In 2007, minority-owned firms numbered 5.8 million, up from 4.0 million in 2002, an increase of 45.5 percent, more than double the 17.9 percent increase for all U.S. businesses, according to the U.S. Census Bureau's 2007 Survey of Business Owners. Receipts of minority-owned firms increased 55.0 percent to $1.0 trillion over the five-year period, compared with the 32.9 percent increase for all businesses nationwide. In 2007, more than one-fifth (21.3 percent) of the nation's 27.1 million firms were minority-owned.
Of the 5.8 million minority-owned firms, 766,533 had paid employees, an increase of 21.7 percent from 2002. These firms employed 5.8 million people, a 24.4 percent increase from 2002, and their payrolls totaled $164.1 billion, an increase of 42.2 percent. Receipts of minority-owned employer firms totaled $860.5 billion, an increase of 54.3 percent from 2002.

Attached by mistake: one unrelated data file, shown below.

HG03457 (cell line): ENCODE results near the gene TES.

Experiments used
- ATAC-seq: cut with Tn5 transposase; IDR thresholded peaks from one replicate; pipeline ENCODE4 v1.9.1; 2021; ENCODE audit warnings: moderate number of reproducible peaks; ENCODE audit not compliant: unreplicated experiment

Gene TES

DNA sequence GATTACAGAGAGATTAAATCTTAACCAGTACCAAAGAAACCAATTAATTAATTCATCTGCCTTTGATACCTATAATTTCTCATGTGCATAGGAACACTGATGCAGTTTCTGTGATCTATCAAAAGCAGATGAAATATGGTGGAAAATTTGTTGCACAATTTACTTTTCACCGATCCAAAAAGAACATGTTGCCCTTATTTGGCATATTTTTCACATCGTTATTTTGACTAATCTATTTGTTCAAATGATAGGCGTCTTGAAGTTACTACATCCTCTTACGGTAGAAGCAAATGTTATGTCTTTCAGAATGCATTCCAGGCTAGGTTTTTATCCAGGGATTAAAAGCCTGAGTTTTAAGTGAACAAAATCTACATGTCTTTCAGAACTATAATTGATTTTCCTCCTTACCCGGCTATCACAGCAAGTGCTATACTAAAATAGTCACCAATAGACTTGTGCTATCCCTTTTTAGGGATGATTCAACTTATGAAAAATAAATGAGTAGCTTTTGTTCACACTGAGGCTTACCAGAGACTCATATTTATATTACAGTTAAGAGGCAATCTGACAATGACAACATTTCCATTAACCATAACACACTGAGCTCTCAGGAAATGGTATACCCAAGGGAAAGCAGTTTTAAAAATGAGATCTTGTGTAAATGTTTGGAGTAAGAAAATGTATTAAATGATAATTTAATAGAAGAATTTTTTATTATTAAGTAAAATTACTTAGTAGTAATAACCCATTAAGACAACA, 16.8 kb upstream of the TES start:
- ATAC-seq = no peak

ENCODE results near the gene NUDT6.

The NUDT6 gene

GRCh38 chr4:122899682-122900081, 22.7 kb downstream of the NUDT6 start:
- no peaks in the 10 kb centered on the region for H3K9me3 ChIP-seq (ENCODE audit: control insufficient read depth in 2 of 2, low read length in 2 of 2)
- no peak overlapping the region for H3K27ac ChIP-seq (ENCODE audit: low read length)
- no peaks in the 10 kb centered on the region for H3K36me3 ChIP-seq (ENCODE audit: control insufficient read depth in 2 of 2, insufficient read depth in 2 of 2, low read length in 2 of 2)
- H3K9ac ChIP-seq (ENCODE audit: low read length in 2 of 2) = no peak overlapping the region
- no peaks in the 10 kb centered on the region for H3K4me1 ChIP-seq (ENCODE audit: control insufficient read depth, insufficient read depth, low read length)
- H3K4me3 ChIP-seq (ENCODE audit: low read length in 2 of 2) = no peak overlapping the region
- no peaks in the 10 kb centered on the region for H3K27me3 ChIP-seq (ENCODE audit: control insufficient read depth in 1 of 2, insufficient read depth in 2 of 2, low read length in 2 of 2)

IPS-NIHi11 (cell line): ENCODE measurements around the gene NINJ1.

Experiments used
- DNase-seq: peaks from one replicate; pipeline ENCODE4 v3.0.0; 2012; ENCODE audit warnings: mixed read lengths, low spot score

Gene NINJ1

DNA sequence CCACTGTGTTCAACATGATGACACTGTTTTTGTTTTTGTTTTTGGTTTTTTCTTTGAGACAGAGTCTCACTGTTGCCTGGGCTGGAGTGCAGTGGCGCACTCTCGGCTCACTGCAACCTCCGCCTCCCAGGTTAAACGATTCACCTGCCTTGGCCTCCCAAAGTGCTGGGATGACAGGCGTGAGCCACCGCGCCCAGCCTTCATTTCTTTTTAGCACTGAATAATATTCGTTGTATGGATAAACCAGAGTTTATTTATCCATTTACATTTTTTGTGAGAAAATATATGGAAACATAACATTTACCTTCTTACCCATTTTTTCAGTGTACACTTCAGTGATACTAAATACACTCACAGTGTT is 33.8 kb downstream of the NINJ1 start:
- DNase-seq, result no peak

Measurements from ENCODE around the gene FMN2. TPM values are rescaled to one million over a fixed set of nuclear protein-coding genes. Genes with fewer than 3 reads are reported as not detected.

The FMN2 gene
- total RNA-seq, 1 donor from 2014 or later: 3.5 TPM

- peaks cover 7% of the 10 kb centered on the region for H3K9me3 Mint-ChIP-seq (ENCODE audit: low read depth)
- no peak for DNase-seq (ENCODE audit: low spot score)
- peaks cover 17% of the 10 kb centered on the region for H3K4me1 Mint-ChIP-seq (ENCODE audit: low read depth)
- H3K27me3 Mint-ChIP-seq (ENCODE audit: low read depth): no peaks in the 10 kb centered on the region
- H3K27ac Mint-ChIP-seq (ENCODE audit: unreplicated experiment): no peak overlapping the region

In 2007, minority firms with no paid employees (nonemployers) numbered 5.0 million, an increase of 50.0 percent from 2002. These firms had receipts totaling $164.3 billion, an increase of 58.9 percent.
“Just as the 2010 Census has documented our increasingly diverse population, so too the Survey of Business Owners demonstrates the increasing diversity of U.S. business ownership,” said Tom Mesenbourg, deputy director of the U.S. Census Bureau. “The growth in the number of minority-owned firms — both employers and nonemployers — has far outpaced that of businesses overall.”
The new data are from the 2007 Survey of Business Owners: Company Summary, which provides statistics on minority and nonminority business ownerships every five years, as well as breakdowns and cross-tabulations by gender, race, ethnicity and veteran status. Separate data are provided on firms equally owned by minorities and nonminorities, by men and women and by Hispanics and non-Hispanics.